For a painter interested in evoking time what could be more intriguing than a place that is overgrown and forgotten?

“Layering and transience are what interest me. By making a painting I’m compressing time into a little memory space,” Brooke said.

Brooke has a compulsion to make these kinds of paintings, whether he’s drawn by the sublime, by joy or by a sense of his own mortality, he said.

“Whatever it is, is in my brain,” he said.

Of Note

The Main Street Museum plays host Friday to the puppet show extravaganza “Dreaming of a White (House) Christmas,” featuring the talents of Ria Blaas, Susanna Lewis and Geoffrey Gardner. Whither President Trump and family during the holiday, excuse me, Christmas season? Trump Tower, Mar-a-Lago or somewhere else? Admission is by donation and the show is not suggested for young children. The show starts at 8 p.m.

On view at the museum is a show of work by Main Street stalwarts. The exhibiting artists are: Elizabeth Billings, Ria Blaas, Matt Bucy, Alisa Dworsky, Rachi Farrow, Luciana Frigerio, Slugo Manischewitz Gagarin, Bunny Harvey, W. David Powell, Jack Rowell, Li Shen and Andrew Sichel.

Gallery 351, at the home of realist painter William B. Hoyt, holds an open house on Saturday, 11 a.m. to 4 p.m., for “Small Works,” a show of Hoyt’s work. The gallery, also open by appointment, is at 351 Town Farm Hill Road in Hartland.

Ongoing

BigTown Gallery, Rochester, Vt. A retrospective exhibition by painter Nancy Taplin, of Warren, Vt., is on view until March 31, 2018. The gallery will hold a holiday open house from noon to 5 on Saturday, followed by an opening reception for Taplin from 5 to 7.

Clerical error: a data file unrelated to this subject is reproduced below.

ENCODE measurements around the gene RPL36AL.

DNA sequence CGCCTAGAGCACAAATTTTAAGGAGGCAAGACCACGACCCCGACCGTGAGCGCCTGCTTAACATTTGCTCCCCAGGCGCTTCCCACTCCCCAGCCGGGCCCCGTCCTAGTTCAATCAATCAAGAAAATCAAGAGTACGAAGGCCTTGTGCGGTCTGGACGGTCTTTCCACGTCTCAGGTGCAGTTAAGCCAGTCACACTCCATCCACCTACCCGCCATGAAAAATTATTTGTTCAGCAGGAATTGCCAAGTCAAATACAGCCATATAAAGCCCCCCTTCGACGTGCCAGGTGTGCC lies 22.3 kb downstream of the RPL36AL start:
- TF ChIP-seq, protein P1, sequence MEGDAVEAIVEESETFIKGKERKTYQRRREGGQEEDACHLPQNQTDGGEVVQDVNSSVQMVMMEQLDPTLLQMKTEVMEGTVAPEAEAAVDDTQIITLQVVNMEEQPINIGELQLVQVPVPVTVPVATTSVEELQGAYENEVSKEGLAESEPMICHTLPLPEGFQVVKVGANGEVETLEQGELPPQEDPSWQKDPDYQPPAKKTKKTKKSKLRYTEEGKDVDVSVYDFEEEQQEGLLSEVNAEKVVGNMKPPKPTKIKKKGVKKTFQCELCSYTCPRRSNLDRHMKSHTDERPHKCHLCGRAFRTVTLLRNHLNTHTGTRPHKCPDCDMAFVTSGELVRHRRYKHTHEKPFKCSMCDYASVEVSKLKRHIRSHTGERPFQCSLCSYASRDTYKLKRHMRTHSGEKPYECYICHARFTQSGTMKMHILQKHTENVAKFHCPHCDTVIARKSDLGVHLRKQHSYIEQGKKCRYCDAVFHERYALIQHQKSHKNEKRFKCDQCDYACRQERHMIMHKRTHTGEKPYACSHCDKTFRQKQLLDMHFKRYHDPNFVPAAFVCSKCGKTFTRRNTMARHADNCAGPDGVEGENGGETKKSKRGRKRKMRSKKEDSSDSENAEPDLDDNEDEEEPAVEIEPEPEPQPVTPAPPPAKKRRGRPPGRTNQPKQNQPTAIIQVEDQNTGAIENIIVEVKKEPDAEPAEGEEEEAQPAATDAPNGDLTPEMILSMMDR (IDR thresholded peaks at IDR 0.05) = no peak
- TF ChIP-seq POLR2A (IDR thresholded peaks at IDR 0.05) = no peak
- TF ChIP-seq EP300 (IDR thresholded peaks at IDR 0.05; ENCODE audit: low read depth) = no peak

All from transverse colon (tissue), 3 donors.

Center For the Arts, New London. The Juried Regional Exhibition, which features work by 20 New Hampshire artists, runs through Jan. 27.

Chelsea Public Library. “Illustrations” by Joan Waltermire, the Vershire nature artist and former curator of exhibits at the Montshire Museum of Science in Norwich, runs through December.

Chew & Co. Design, Hanover. The egg tempera and gold leaf paintings of Windsor artist Gary Milek are on view through February.

Converse Free Library, Lyme. “Landscapes: Lyme and Tuscany,” an exhibition of work by Greg Gorman in the Betty Grant Gallery, runs through Dec. 29. Gorman will donate 10 percent of his art sales to the Friends of Lyme Library.

Kilton Public Library, West Lebanon. East Randolph artist Marcia Hammond exhibits oil portraits through Jan. 31.

Library Arts Center, Newport, N.H. The annual holiday exhibition “Gallery of Gifts: Handmade Holiday Boutique” is a good way to take in the range of beautifully crafted, handmade work by area artists and artisans. The exhibition and sale run through Dec. 23.

Osher Lifelong Learning Institute, Hanover. “East Meets West,” a show of brush paintings on silk and etchings by, respectively, Ann and Bruce Peck, is on view through Wednesday.

Scavenger Gallery, White River Junction. “The Art of Place,” a show of encaustic paintings by Helen Shulman, is on display, in addition to work by Margaret Jacobs, Rich Fedorchack and owner Stacy Hopkins.

Tunbridge Public Library. David Fisk’s show, “Challenge and Happiness in Abstract Painting,” is on view through Jan. 19.

Two Rivers Printmaking Studio, White River Junction. Small matted prints and Two Rivers gift certificates are for sale at the annual holiday show, which runs through January.

Royalton Memorial Library, South Royalton. Fairlee painter Robert Rae’s work is included in the exhibition “Wonderland Forever,” a show inspired by Lewis Carroll’s classic children’s book Alice’s Adventures in Wonderland. Through Dec. 31.

White River Gallery, South Royalton. Sculptural assemblages by John F. Parker are on view through Dec. 31.

Zollikofer Gallery, Hotel Coolidge, White River Junction. An exhibition of work by members of the Vermont Pastel Society continues through Dec. 27.

Nicola Smith can be reached at mail@nicolasmith.org.